After failing in January, the Senate is hoping it can have better luck in February passing a bill to extend emergency unemployment benefits that expired at the end of 2013.
Senate Democrats initially resisted the idea of paying for the cost of the $6.5 billion extension. Then they proposed paying for it with promised cuts in 2024, something Republicans rejected.
But even if the votes are there, it's not clear House Republicans will be willing to consider the bill. GOP leaders have said Congress should be focusing on ways to increase employment, rather than making unemployment more comfortable.
Unemployment will again be a focus in the middle of the week, when the Congressional Budget Office provides its annual outlook on the budget and the economy. And by the end of the week, the government's jobs report will January will be released.
The Senate is also expected to pass a huge farm bill, which would reauthorize the federal food stamp program that millions of the nation's unemployed are using. The bill would cut $8 billion from food stamps over 10 years, a cut that forced most Democrats to oppose it when it passed the House last week.
Still, the bill is expected to pass, as it reflects a bipartisan House-Senate agreement to finally finish what has been a three-year process of reauthorizing commodity and nutrition programs.
The House will return after a short week that allowed Republicans to meet and agree on a series of immigration principles, and discuss the idea of using the upcoming debt ceiling fight to block a federal bailout of insurance companies under ObamaCare.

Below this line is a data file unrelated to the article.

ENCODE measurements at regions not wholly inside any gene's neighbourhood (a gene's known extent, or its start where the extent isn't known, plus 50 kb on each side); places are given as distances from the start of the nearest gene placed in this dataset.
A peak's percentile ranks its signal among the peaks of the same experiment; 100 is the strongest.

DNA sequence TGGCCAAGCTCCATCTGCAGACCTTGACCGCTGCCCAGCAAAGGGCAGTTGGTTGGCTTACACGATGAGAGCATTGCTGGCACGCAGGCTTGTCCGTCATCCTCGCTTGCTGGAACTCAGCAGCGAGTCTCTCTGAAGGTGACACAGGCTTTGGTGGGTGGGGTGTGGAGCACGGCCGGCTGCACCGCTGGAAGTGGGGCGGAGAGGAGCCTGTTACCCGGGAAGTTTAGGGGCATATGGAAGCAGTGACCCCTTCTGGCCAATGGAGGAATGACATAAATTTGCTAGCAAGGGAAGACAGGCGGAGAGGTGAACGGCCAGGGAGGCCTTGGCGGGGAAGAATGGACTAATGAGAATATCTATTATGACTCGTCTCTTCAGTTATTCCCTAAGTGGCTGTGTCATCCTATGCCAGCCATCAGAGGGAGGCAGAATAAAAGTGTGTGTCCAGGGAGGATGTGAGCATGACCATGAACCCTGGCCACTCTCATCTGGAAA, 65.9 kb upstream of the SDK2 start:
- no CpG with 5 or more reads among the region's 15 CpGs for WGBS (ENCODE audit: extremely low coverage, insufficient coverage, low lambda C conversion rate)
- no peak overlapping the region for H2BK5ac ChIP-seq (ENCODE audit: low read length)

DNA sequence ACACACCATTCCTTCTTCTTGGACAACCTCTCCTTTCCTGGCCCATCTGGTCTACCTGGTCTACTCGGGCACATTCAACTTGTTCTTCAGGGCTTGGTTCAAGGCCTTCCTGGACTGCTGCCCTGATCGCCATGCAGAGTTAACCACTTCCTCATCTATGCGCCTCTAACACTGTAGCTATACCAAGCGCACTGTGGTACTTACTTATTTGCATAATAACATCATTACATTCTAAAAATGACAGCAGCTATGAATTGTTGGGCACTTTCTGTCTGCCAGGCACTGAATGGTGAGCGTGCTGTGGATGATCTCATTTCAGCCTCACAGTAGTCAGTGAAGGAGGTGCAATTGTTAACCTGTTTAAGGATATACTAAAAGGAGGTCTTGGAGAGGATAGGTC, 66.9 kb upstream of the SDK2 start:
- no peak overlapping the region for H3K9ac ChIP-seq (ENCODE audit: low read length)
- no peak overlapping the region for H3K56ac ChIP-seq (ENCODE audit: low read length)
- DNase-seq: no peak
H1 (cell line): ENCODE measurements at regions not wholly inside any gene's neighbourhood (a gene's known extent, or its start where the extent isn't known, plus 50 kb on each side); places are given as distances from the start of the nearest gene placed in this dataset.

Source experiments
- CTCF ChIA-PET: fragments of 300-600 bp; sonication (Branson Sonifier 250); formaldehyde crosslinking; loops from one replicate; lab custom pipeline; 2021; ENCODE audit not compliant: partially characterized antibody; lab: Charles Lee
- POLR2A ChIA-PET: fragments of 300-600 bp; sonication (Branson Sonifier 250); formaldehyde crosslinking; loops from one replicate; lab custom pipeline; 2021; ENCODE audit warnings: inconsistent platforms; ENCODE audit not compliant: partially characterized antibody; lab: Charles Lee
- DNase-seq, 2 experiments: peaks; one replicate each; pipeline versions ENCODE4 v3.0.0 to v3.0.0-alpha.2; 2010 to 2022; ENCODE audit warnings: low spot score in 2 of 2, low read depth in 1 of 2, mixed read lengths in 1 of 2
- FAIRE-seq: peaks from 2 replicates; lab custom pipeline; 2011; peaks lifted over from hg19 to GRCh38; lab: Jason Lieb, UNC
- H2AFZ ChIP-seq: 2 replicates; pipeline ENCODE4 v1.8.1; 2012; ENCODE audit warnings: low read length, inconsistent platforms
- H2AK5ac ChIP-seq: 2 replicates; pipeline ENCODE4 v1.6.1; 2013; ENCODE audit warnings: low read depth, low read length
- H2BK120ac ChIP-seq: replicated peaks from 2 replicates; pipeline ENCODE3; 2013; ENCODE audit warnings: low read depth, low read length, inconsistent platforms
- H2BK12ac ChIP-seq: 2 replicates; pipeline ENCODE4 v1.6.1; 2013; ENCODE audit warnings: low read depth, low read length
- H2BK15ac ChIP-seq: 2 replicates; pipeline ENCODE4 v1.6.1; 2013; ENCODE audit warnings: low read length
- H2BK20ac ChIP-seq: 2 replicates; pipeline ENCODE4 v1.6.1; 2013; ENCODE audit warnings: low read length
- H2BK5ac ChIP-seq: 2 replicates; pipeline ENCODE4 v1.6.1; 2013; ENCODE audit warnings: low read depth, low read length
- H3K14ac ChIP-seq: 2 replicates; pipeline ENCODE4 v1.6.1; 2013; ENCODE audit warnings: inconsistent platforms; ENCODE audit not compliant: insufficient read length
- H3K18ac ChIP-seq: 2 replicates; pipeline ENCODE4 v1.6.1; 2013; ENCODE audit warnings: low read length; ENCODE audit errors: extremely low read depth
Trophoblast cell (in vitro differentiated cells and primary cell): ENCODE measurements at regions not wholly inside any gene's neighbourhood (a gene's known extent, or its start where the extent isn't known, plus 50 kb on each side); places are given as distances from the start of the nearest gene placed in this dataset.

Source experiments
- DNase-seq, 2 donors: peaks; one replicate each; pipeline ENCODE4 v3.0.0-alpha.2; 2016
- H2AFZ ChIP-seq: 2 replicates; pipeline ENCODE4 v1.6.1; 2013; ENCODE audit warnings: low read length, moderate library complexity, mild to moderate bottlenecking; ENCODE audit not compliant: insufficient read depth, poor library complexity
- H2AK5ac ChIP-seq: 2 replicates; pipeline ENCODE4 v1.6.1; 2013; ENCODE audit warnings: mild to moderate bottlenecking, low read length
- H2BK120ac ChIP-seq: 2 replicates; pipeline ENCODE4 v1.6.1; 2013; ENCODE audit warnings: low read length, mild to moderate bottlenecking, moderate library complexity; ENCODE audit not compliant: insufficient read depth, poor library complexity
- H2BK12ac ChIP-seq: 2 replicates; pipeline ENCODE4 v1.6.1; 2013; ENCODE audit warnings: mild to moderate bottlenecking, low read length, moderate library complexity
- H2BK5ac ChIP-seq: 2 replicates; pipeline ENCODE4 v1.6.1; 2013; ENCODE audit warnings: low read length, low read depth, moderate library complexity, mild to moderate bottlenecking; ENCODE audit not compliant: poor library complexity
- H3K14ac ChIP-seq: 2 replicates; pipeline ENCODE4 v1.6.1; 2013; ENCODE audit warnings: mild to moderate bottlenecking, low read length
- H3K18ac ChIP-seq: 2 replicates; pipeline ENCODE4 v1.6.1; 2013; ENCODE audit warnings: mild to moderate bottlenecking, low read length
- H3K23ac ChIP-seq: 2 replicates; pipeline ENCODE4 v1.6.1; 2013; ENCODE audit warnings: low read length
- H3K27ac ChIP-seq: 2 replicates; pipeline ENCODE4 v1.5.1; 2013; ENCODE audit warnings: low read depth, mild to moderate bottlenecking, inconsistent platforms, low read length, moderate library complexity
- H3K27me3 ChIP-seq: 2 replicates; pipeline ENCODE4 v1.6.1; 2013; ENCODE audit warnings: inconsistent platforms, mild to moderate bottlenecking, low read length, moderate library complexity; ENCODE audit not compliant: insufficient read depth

But those are fights for another day. Next week, the House will take up several unrelated bills that reflect longstanding GOP priorities.
One House bill is meant to help alleviate California farms and residences that are suffering from drought conditions in California. The GOP says the Obama administration has cut off water to California's Central Valley since 2009, a move that protected fish but is harming families and businesses.
The GOP bill would restore the flow of water under a compromise agreement from the 1990s. The next trick will be Senate passage — the Senate ignored a similar House bill in the last Congress.
Another bill is aimed at ensuring sport shooters have access to federal land. And another would require colleges to give veterans in-state tuition rates, regardless of whether they reside in the same state.
Below is a more detailed look at the week ahead:
The Senate starts at 2 p.m., and at 5:30 p.m., senators will vote on a motion to end debate on the House-Senate farm bill agreement, which is H.R. 2642.
Assuming the 60 votes are there to end debate, the Senate will vote to pass the $956 billion bill on Tuesday afternoon.
The House will start in the afternoon, and will consider two suspension bills:
— H.R. 1791, the Medical Preparedness Allowable Use Act. This bill authorizes the use of homeland security funding for medical preparedness efforts, including creating a stockpiles of pharmaceuticals and medical kits.
— H.R. 357, the GI Bill Tuition Fairness Act, requiring colleges to give veterans in-state tuition rates.
The House will work on two bills today:
— H.R. 3590, the Sportsmen's Heritage and Recreational Enhancement Act, which eases access to sport shooters on federal land, among other things.
— H.R. 3964, the Sacramento-San Joaquin Valley Emergency Water Delivery Act, which is meant to restore water access for thousands of farms and residents in California.
The Senate will pass the farm bill on Tuesday afternoon, and then is in for the rest of the week. Sentators are then expected to use the week to advance the latest Democratic proposal to extend emergency unemployment benefits.
The House starts at 9 a.m., and will work on:
— H.R. 2954, authorizing Escambia County, Florida, to convey property to Santa Rosa County.
The House and Senate are out.